Writer Shamik Dasgupta shares with Ektaa Malik his inspiration for the fantasy comic book seriesThe Legends of Aveon. Chandrakanta and Steampunk are major influences
Remember the last minute hassled email that you sent off to your third cousin twice removed, the one studying some thing at some university in the States (you don’t really care ). You have begged him to get you the latest edition of Captain America comic book ? Also you have requested him for the 50th anniversary issue of the Amazing Spider-Man , with an elongated pretty please thrown in. And when the distant cousin comes back home without your prized editions of the comic book, haven’t you torn your hair is desperation and wished for an Indian comic book? One that is readily available and does justice to the kid within you, with its graphic and a riveting plot. Well looks like your prayers (and million others) have been answered. Finally we have a full fledged home grown comic book series. The Legends of Aveon 9, The Train to Vexadus (Rovolt) spells respite for many comic fans in India. Written by Shamik Dasgupta, its a rollercoaster ride into a land of fantasy, sci-fi, human/alien emotions, with action thrown in for good measure. Shamik, is no stranger to the graphic world, having previously written the Ramayan 3392 AD. “After Virgin Comics shut down in 2008, I worked with other comics. But after Ramayana 3392 AD, I missed fantasy” said Shamik. “I believe even the original one was also fantasy. Some things must have happened, but I don’t think a god like figure of Ram or the demon Ravan would have existed.”
Shamik then shifted his gaze to the Indian comic scene. “People would only want Avengers for kids kind of things. But we can’t beat Marvel and DC at their own game. They know their superheroes,” said Shamik.
The Aveon series has inspirations from Chandrakanta, the famous fantasy novel written by Devki Nandan Khatri. One also sees presence of the Western sci-fi element. The Lord of the Rings also sneaks in at times. “We — Abhishek Malsuni (the artist of the comic) and I were not interested in another interpretation of the Myths. We took the raw structure of Chandrakanta, and took the story to a much larger scale. The Steampunk, a sub-genre of sci-fi is also used,” shared the writer, who is a self-confessed Ringer. (The term used to denote fans of The Lord of the Rings)
Steampunk? Is that something to do with listening to Punk music while enjoying a steam bath? “No, replied Shamik thoroughly amused. “It’s a sci-fi genre which has intensive usage of steam power, and is usually based in alternative time period, like the Victorian era.”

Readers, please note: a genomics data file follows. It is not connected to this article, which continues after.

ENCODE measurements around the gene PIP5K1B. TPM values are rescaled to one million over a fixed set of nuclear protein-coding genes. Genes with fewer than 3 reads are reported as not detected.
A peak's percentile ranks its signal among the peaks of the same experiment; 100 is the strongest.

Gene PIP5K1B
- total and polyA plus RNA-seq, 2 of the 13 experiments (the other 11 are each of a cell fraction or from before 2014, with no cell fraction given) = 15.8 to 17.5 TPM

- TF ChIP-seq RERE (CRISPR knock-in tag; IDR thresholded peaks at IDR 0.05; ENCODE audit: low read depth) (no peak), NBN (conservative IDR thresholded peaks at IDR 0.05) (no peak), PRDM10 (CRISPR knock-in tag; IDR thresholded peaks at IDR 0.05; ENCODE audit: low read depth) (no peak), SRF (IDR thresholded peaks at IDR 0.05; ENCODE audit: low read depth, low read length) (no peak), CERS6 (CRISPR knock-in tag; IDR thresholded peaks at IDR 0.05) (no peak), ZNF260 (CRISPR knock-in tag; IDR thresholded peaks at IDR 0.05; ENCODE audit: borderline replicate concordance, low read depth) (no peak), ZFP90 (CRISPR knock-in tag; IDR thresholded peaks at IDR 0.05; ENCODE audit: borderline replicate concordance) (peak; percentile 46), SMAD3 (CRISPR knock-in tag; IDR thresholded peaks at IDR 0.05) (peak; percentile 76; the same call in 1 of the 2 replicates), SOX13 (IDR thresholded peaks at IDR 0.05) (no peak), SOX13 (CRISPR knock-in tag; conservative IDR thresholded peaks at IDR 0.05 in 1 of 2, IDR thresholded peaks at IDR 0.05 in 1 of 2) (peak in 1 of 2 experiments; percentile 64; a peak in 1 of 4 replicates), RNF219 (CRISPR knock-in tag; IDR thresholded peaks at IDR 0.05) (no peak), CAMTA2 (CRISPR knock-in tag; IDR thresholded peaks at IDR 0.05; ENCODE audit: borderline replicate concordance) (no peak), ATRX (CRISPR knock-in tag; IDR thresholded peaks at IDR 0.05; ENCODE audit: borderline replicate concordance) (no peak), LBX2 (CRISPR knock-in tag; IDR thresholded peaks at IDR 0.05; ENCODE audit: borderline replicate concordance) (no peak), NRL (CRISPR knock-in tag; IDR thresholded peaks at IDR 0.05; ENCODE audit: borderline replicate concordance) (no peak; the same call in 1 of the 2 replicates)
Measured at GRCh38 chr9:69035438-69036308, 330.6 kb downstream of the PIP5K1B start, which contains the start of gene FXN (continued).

The comic series is the story of Human settlers in Aveon. “The story is set in the future, the earth has long been destroyed. Aveon also has aliens, red skinned creatures called Gnorms, which are like the Red Indians of America. The Train to Vexadus is the first episode of the series. There are seven episodes in each series and 60 pages in each episode,” shared Shamik. The comic book has been edited by Ron Marz, the creator of works like The Silver Surfer and GreenLantern.
Shamik feels that Indian comics lack depth, and that is the reason for its stagnated fan following. “There is no evolution of the characters. Nagraj is still the same. He fights the villains, and its repeated in every offering. Whereas if you look at Spiderman or Batman, they have evolved with time, and it reflects in the story. Indian comics have been very feudal,” expressed Shamik.
The next offerings from the Aveon series has the villains surfacing. “They have their reasons to be bad, which might just be noble at times. You will hate to love them. The same way, Tez, the protagonist of the series, is an alien and a shape shifter. This offering deals with the journey of Tez and other creatures to the capital of the Kingdom of Vexadus. There the real drama unfoldz. Betrayal and love, both are on the cards,” added Shamik. He continued “That ways Tez is a very Indian Super hero. He is an alien but very human in his approach and character, with his conflicts and flaws. And this is the reason that Indian heroes work. That’s a global trend , you have had Batman and superman also becoming more vulnerable.”